December 24, 2008 | TIMES WIRE REPORTS
Israeli forces killed three Palestinian militants on the Gaza Strip border, the military and Israeli media said. Israel said the three were planting explosives. There was no immediate Palestinian comment. Despite the violence, Israel's Defense Ministry said it had decided to open three border crossings to allow some supplies into Gaza.
December 29, 2006
Re "Israel eases hard line on Palestinians," Dec. 26 As a Jewish American, I have mixed feelings about Israeli Prime Minister Ehud Olmert meeting with Palestinian Authority President Mahmoud Abbas, and releasing to Abbas $100 million of Palestinian tax and duty money that Israel had been withholding. On one hand, I say congratulations to Olmert for finally recognizing that for Israel's long-term security, it must negotiate with the Palestinians. On the other, I say shame on Olmert for not meeting with Abbas or any Palestinian for the year that he has been in power.
August 15, 2000
Re "Palestinian Refugees Must Be Allowed to Choose," Commentary, Aug. 10: Elia Zureik failed to mention that the 800,000 Palestinians who fled their homes in 1948 could have easily been absorbed and started a new life in surrounding Arab countries. Instead, they were purposely kept in refugee camps as a political trump card. There were more than a million Jews who were expelled or constrained to leave their homes from Arab countries such as Iraq, Egypt, Syria, et al. They too had to relinquish their homes, properties, businesses, assets, etc. The difference, however, is that they did not go to refugee camps and hibernate.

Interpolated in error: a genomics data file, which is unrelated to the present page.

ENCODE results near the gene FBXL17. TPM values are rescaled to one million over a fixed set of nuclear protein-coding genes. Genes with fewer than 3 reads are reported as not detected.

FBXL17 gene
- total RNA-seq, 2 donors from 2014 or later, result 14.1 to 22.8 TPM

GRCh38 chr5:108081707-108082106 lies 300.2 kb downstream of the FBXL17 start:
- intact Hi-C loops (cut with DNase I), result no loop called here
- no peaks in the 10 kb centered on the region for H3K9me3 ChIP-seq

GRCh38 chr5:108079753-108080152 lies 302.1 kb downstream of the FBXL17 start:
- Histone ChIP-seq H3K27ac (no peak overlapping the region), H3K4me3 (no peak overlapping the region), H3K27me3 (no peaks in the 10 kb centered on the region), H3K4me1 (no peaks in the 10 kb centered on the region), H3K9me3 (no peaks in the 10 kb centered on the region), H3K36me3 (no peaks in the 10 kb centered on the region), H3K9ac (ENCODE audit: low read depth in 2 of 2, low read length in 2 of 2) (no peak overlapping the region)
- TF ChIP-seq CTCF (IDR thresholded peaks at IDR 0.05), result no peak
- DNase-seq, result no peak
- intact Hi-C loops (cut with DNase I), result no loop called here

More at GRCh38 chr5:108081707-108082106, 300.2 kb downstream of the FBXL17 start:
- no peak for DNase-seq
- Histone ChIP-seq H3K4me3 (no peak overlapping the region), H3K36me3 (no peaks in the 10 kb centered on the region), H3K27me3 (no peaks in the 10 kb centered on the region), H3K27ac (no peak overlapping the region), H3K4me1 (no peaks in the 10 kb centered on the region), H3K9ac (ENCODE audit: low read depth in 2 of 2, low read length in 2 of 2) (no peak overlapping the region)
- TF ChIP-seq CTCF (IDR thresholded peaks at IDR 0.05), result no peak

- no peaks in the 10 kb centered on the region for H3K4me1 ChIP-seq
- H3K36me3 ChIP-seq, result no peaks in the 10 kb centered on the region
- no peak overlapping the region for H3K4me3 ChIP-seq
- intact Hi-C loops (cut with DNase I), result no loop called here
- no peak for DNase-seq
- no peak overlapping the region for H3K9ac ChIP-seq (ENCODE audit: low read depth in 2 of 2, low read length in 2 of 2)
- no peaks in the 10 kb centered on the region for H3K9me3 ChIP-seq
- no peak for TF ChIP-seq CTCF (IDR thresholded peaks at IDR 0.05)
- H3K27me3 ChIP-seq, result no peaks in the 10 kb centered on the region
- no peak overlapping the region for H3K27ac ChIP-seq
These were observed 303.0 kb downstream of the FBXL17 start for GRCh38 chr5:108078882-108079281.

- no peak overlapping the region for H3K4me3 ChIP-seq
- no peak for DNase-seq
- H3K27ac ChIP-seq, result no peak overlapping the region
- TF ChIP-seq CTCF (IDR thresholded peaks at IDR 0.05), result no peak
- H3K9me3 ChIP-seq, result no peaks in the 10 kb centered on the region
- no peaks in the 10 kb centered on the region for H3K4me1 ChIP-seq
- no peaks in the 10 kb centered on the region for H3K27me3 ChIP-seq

December 7, 2000
Re "Martyrdom: The Most Powerful Weapon," by Avigdor Haselkorn, Commentary, Dec. 3: It is very impressive when Palestinian spokesmen boast about their willingness to sacrifice as many lives as necessary to achieve a state of their own. Not their own lives, of course. What these spokesmen are really boasting about is their control over the lives of their people. Being able to get people to commit suicide on demand is the ultimate sick power trip. Cult leaders have been exercising this supremacy over their subjects for years.